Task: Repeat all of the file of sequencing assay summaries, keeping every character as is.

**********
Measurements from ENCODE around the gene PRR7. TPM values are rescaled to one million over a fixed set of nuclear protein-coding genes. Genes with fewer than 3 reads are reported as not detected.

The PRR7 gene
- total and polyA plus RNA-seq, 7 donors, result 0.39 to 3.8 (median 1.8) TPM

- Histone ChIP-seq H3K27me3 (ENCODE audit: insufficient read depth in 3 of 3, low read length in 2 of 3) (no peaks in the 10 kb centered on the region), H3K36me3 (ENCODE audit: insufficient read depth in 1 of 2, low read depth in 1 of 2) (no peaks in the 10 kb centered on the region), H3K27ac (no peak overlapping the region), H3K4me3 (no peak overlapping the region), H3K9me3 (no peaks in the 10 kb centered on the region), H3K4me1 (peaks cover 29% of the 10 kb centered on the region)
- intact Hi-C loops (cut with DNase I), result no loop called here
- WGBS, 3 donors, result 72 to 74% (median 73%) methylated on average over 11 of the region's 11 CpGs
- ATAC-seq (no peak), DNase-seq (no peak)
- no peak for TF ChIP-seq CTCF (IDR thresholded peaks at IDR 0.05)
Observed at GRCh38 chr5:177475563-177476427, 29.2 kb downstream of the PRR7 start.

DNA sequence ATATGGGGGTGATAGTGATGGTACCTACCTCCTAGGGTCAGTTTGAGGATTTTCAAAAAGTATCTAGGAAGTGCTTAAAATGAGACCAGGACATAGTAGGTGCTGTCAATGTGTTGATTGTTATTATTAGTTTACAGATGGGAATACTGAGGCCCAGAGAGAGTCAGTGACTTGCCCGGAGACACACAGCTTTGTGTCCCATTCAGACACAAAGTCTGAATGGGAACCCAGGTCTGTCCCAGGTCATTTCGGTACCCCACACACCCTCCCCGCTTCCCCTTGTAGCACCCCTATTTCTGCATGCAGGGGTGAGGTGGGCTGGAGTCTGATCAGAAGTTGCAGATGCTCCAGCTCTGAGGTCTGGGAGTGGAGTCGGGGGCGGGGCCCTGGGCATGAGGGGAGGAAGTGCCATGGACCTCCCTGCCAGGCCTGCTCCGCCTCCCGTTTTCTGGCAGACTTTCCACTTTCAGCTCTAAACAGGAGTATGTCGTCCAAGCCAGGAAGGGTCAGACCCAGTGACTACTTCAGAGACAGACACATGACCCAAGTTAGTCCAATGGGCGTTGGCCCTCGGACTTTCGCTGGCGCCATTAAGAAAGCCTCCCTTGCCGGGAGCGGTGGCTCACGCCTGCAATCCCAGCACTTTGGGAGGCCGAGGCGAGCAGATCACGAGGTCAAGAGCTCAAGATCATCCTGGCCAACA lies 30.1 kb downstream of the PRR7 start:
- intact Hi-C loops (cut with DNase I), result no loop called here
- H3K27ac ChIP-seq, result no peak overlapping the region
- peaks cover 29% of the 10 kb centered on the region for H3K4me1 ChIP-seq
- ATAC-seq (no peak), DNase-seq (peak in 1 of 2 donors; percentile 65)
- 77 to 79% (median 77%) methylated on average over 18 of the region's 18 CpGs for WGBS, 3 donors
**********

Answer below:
Measurements from ENCODE around the gene PRR7. TPM values are rescaled to one million over a fixed set of nuclear protein-coding genes. Genes with fewer than 3 reads are reported as not detected.

The PRR7 gene
- total and polyA plus RNA-seq, 7 donors, result 0.39 to 3.8 (median 1.8) TPM

- Histone ChIP-seq H3K27me3 (ENCODE audit: insufficient read depth in 3 of 3, low read length in 2 of 3) (no peaks in the 10 kb centered on the region), H3K36me3 (ENCODE audit: insufficient read depth in 1 of 2, low read depth in 1 of 2) (no peaks in the 10 kb centered on the region), H3K27ac (no peak overlapping the region), H3K4me3 (no peak overlapping the region), H3K9me3 (no peaks in the 10 kb centered on the region), H3K4me1 (peaks cover 29% of the 10 kb centered on the region)
- intact Hi-C loops (cut with DNase I), result no loop called here
- WGBS, 3 donors, result 72 to 74% (median 73%) methylated on average over 11 of the region's 11 CpGs
- ATAC-seq (no peak), DNase-seq (no peak)
- no peak for TF ChIP-seq CTCF (IDR thresholded peaks at IDR 0.05)
Observed at GRCh38 chr5:177475563-177476427, 29.2 kb downstream of the PRR7 start.

DNA sequence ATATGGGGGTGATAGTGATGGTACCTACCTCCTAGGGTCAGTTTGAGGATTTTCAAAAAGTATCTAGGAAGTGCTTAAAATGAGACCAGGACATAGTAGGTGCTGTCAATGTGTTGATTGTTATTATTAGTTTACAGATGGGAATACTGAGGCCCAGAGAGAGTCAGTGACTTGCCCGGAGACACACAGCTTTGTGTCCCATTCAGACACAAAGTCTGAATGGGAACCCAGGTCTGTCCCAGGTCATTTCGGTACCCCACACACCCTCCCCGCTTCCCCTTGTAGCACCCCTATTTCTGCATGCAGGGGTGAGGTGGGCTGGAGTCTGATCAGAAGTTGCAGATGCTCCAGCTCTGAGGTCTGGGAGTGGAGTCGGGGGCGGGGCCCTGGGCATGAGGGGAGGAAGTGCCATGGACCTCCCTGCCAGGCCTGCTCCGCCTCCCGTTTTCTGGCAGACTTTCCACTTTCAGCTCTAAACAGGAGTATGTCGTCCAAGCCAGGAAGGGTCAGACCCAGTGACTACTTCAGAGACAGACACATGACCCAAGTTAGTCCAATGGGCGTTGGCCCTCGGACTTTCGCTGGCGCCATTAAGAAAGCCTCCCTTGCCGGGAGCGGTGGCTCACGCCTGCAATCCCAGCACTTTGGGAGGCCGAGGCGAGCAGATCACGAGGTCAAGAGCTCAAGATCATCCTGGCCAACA lies 30.1 kb downstream of the PRR7 start:
- intact Hi-C loops (cut with DNase I), result no loop called here
- H3K27ac ChIP-seq, result no peak overlapping the region
- peaks cover 29% of the 10 kb centered on the region for H3K4me1 ChIP-seq
- ATAC-seq (no peak), DNase-seq (peak in 1 of 2 donors; percentile 65)
- 77 to 79% (median 77%) methylated on average over 18 of the region's 18 CpGs for WGBS, 3 donors